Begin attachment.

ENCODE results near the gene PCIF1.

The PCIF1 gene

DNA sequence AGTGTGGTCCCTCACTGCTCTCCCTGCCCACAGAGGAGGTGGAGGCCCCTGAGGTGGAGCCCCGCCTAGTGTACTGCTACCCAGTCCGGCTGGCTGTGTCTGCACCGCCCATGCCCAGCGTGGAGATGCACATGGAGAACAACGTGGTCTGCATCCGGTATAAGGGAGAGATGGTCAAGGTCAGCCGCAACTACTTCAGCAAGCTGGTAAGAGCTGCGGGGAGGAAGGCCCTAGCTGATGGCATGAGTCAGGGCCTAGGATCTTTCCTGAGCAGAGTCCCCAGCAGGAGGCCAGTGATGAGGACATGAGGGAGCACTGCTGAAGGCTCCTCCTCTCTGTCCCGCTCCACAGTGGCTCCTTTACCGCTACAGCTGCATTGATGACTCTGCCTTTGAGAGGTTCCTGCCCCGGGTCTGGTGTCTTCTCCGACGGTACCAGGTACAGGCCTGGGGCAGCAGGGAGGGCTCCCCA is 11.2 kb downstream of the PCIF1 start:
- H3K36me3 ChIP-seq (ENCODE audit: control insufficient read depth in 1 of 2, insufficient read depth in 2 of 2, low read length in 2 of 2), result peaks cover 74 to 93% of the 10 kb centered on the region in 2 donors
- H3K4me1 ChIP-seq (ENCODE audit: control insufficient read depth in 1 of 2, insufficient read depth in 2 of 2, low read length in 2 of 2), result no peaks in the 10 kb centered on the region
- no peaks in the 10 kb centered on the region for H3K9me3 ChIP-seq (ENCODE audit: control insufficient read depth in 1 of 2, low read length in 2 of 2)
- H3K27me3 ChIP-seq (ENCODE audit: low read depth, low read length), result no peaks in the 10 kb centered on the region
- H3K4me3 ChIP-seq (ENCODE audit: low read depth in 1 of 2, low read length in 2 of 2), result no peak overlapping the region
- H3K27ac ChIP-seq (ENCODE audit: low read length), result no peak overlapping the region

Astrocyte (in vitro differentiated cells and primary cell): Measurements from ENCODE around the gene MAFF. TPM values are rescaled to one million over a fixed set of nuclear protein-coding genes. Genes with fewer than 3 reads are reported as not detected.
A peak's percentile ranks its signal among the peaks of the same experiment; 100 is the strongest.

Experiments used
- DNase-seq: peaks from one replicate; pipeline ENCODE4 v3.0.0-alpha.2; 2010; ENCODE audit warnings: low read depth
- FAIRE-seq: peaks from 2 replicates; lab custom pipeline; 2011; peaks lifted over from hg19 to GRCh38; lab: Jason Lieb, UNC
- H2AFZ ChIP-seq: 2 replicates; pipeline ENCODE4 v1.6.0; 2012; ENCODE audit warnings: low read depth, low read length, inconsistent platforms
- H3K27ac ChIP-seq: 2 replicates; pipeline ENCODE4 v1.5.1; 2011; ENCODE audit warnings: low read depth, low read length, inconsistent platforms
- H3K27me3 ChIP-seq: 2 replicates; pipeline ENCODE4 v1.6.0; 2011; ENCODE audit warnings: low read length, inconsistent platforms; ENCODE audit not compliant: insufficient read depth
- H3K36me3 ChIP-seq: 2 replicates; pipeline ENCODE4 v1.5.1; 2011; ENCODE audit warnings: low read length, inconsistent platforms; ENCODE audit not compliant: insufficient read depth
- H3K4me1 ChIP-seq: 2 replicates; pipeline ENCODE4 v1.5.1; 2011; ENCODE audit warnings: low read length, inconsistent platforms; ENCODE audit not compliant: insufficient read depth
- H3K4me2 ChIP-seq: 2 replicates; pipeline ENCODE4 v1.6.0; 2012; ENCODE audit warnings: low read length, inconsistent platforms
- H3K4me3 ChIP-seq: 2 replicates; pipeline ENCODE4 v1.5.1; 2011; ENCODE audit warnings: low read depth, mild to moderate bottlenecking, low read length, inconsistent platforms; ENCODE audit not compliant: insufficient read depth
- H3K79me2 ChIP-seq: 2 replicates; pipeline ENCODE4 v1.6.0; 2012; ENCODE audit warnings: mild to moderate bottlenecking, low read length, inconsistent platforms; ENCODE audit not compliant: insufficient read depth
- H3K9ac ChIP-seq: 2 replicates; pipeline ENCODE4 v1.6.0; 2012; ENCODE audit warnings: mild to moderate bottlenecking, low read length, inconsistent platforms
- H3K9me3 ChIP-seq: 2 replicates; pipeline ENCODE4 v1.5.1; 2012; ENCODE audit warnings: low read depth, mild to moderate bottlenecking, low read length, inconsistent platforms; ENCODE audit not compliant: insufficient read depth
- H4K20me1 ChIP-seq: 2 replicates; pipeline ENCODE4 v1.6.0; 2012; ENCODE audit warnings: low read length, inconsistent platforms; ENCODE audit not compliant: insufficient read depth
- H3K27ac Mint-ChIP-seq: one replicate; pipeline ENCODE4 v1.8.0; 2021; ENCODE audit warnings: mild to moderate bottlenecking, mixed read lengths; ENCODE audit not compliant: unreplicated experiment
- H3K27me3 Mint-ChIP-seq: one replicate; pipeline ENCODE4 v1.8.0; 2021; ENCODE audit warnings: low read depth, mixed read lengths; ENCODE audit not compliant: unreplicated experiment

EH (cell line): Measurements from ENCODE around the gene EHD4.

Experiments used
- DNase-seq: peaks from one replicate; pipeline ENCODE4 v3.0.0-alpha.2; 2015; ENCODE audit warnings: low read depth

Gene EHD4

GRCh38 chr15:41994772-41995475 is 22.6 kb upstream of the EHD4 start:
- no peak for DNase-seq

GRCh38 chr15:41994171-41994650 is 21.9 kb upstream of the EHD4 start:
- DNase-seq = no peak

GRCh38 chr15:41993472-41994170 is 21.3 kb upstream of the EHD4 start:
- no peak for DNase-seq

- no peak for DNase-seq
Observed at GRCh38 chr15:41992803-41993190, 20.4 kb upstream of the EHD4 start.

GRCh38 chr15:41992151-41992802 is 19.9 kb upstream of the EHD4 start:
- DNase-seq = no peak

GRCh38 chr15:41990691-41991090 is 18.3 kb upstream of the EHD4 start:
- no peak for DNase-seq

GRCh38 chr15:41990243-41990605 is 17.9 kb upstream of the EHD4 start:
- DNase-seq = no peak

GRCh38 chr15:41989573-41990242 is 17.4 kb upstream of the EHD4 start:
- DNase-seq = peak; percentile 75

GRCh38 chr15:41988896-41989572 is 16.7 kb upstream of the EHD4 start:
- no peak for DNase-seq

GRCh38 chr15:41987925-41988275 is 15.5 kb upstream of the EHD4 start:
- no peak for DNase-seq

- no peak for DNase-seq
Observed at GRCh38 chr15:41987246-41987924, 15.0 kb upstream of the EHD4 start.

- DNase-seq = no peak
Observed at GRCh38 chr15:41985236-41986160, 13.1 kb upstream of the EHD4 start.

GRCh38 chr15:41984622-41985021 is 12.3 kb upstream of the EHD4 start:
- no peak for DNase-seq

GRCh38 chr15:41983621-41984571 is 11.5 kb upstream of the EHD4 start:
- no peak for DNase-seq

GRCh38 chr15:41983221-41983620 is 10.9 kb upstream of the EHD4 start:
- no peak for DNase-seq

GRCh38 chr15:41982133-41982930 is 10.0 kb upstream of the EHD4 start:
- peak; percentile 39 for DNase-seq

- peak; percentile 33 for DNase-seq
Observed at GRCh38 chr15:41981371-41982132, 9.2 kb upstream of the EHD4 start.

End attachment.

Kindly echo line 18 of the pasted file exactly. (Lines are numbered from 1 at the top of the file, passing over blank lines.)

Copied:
- H3K36me3 ChIP-seq: 2 replicates; pipeline ENCODE4 v1.5.1; 2011; ENCODE audit warnings: low read length, inconsistent platforms; ENCODE audit not compliant: insufficient read depth